“As an artist you need to do something to feed that need,” says Myers. “The documentary is going to do amazing things for the industry and help the craft whiskey world a lot. It’s exciting.”

“Deerhammer has a beautiful backdrop and the whiskey is phenomenal,” says Kolicko. “Michael Myers, at 291, Lenny and Amy Eckstein, at Deerhammer—I just want to hear more, and thought, maybe somebody else wants to hear more too.”

Photo courtesy of Traverse Image

Watch previous films by Traverse Image, and notice that their documentaries are shot with a deliberate intimacy towards the interviewees. It also keeps a high level of engagement through beautiful cinematography. A stark contrast from many documentaries that can be stale and boring.  It’s less about the simple subject, instead, it’s the people that bring these products to life.

“They have an intentional approach, and a strong brand presence,” says Kolicko. “We want to do good with the characters in our film. We want people to experience their stories and activate those types of settings.”

Traverse Image is looking for eight more distilleries within the U.S. to participate. Specifically in Alaska, New York, Kentucky, Minnesota, and Montana, to name a few.

“We want to talk about how tradition and local ingredients can create their own process,” says Kolicko.

Photo courtesy of Traverse Image

“Starting in April, we’ll be doing interviews and scheduling pre-production trips,” says Kolicko. “If everything goes according to plan, the last week in May we start production and have a one year timeline.”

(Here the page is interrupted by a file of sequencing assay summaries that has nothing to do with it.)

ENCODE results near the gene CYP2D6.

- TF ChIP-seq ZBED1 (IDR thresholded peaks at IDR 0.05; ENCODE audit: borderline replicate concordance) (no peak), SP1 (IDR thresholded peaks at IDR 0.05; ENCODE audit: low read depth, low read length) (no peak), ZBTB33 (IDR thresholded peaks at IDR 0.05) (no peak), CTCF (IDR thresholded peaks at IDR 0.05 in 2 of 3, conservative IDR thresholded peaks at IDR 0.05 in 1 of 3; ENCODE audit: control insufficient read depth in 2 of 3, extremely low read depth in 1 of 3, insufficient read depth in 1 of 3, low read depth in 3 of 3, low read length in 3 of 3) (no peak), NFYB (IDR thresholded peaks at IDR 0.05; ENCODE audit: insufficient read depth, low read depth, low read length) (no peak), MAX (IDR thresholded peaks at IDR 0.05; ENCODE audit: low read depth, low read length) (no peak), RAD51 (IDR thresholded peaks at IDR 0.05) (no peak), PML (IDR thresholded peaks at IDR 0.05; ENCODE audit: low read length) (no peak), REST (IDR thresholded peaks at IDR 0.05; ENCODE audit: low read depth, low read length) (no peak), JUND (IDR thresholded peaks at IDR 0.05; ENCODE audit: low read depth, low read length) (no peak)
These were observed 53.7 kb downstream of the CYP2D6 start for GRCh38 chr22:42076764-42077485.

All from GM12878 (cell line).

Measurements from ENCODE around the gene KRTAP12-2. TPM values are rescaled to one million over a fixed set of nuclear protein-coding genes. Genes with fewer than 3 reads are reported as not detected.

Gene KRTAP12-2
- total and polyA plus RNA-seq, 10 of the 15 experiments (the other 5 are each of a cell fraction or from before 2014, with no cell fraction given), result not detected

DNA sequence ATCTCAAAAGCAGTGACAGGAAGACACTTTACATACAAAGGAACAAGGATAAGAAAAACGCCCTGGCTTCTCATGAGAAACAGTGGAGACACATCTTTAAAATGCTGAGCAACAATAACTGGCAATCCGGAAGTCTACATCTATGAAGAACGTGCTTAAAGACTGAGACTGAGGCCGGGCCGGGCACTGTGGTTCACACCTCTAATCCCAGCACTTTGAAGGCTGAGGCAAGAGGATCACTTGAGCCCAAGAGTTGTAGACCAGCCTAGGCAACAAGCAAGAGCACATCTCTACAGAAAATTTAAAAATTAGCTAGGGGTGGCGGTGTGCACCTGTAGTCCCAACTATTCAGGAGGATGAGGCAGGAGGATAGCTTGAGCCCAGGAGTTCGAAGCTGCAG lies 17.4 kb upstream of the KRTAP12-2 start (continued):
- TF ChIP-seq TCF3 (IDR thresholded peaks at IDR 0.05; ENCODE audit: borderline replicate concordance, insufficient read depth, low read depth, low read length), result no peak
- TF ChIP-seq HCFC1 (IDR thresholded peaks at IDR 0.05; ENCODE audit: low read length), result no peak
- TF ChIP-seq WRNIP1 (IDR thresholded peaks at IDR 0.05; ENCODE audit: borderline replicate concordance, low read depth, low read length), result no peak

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So when do we get to watch the flick? The projected premiere is summer 2018. Kolicko plans to host private release parties with special invitations to all Indiegogo contributors.

“We may enter some film festivals like SXSW in Austin but we’re counting on a digital release,” says Kolicko. “The film is geared towards millennials, ages 24 to 42.”

Kolicko aims to help this demographic unplug and encourages more interaction with local business owners.

“One of the things we want to be able to do is to use this film as an educational resource,” says Kolicko. “Taking a tour, talking to the distiller, attending cocktail classes. How can we get more people away from their computers and into the distilleries.”

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For Kolicko, his films are passion projects. He shares stories through an artistic lens and promotes ingenuity.

“There is a lot of transparaceny between what they’re doing and what we’re doing,” says Kolicko. “But what really intrigues me is the amount of hard work, care and creativity that goes into the brand and the product that distillers and brewers are making. It was the pursuit of a dream, an entrepreneurial story.”

Photo courtesy of Traverse Image

The Whiskey Film uncorked their Indiegogo fundraising campaign on Wednesday, March 15.

“We support local and here’s the ability to get the story out to a greater audience,” says Kolicko. “You’re supporting much more than a film. You’re supporting hard work through a handmade product.”

Photo courtesy of Traverse Image